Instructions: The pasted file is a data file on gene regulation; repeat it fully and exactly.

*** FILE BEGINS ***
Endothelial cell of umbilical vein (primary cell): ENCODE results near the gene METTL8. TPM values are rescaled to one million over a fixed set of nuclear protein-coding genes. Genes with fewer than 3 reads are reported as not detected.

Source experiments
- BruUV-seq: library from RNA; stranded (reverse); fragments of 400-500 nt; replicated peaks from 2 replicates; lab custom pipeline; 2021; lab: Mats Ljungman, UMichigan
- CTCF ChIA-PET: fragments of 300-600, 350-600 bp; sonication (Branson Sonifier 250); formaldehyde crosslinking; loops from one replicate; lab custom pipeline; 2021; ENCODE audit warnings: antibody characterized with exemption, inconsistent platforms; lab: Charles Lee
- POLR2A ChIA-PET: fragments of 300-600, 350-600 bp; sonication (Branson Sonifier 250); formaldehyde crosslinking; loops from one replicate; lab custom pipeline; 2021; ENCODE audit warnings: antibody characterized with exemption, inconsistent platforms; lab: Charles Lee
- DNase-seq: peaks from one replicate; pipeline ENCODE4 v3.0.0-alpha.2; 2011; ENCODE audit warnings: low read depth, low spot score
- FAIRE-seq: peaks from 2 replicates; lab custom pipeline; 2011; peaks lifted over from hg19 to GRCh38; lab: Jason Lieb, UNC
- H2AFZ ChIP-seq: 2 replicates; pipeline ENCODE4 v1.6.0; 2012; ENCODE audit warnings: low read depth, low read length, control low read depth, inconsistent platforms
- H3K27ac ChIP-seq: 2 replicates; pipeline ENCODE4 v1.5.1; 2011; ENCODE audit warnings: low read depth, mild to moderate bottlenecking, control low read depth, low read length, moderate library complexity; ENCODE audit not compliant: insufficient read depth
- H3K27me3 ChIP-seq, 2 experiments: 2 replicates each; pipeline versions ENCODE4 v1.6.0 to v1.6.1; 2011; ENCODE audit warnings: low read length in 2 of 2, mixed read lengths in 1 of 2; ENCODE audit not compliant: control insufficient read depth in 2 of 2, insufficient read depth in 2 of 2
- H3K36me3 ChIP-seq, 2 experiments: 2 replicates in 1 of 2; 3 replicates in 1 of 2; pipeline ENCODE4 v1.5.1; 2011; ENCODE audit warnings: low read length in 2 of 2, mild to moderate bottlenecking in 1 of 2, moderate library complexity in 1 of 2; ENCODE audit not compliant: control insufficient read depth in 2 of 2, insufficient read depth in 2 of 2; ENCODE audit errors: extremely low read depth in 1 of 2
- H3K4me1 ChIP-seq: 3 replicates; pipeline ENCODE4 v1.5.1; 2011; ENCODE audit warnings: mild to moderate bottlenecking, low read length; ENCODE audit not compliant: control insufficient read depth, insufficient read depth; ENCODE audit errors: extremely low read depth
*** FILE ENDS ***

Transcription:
Endothelial cell of umbilical vein (primary cell): ENCODE results near the gene METTL8. TPM values are rescaled to one million over a fixed set of nuclear protein-coding genes. Genes with fewer than 3 reads are reported as not detected.

Source experiments
- BruUV-seq: library from RNA; stranded (reverse); fragments of 400-500 nt; replicated peaks from 2 replicates; lab custom pipeline; 2021; lab: Mats Ljungman, UMichigan
- CTCF ChIA-PET: fragments of 300-600, 350-600 bp; sonication (Branson Sonifier 250); formaldehyde crosslinking; loops from one replicate; lab custom pipeline; 2021; ENCODE audit warnings: antibody characterized with exemption, inconsistent platforms; lab: Charles Lee
- POLR2A ChIA-PET: fragments of 300-600, 350-600 bp; sonication (Branson Sonifier 250); formaldehyde crosslinking; loops from one replicate; lab custom pipeline; 2021; ENCODE audit warnings: antibody characterized with exemption, inconsistent platforms; lab: Charles Lee
- DNase-seq: peaks from one replicate; pipeline ENCODE4 v3.0.0-alpha.2; 2011; ENCODE audit warnings: low read depth, low spot score
- FAIRE-seq: peaks from 2 replicates; lab custom pipeline; 2011; peaks lifted over from hg19 to GRCh38; lab: Jason Lieb, UNC
- H2AFZ ChIP-seq: 2 replicates; pipeline ENCODE4 v1.6.0; 2012; ENCODE audit warnings: low read depth, low read length, control low read depth, inconsistent platforms
- H3K27ac ChIP-seq: 2 replicates; pipeline ENCODE4 v1.5.1; 2011; ENCODE audit warnings: low read depth, mild to moderate bottlenecking, control low read depth, low read length, moderate library complexity; ENCODE audit not compliant: insufficient read depth
- H3K27me3 ChIP-seq, 2 experiments: 2 replicates each; pipeline versions ENCODE4 v1.6.0 to v1.6.1; 2011; ENCODE audit warnings: low read length in 2 of 2, mixed read lengths in 1 of 2; ENCODE audit not compliant: control insufficient read depth in 2 of 2, insufficient read depth in 2 of 2
- H3K36me3 ChIP-seq, 2 experiments: 2 replicates in 1 of 2; 3 replicates in 1 of 2; pipeline ENCODE4 v1.5.1; 2011; ENCODE audit warnings: low read length in 2 of 2, mild to moderate bottlenecking in 1 of 2, moderate library complexity in 1 of 2; ENCODE audit not compliant: control insufficient read depth in 2 of 2, insufficient read depth in 2 of 2; ENCODE audit errors: extremely low read depth in 1 of 2
- H3K4me1 ChIP-seq: 3 replicates; pipeline ENCODE4 v1.5.1; 2011; ENCODE audit warnings: mild to moderate bottlenecking, low read length; ENCODE audit not compliant: control insufficient read depth, insufficient read depth; ENCODE audit errors: extremely low read depth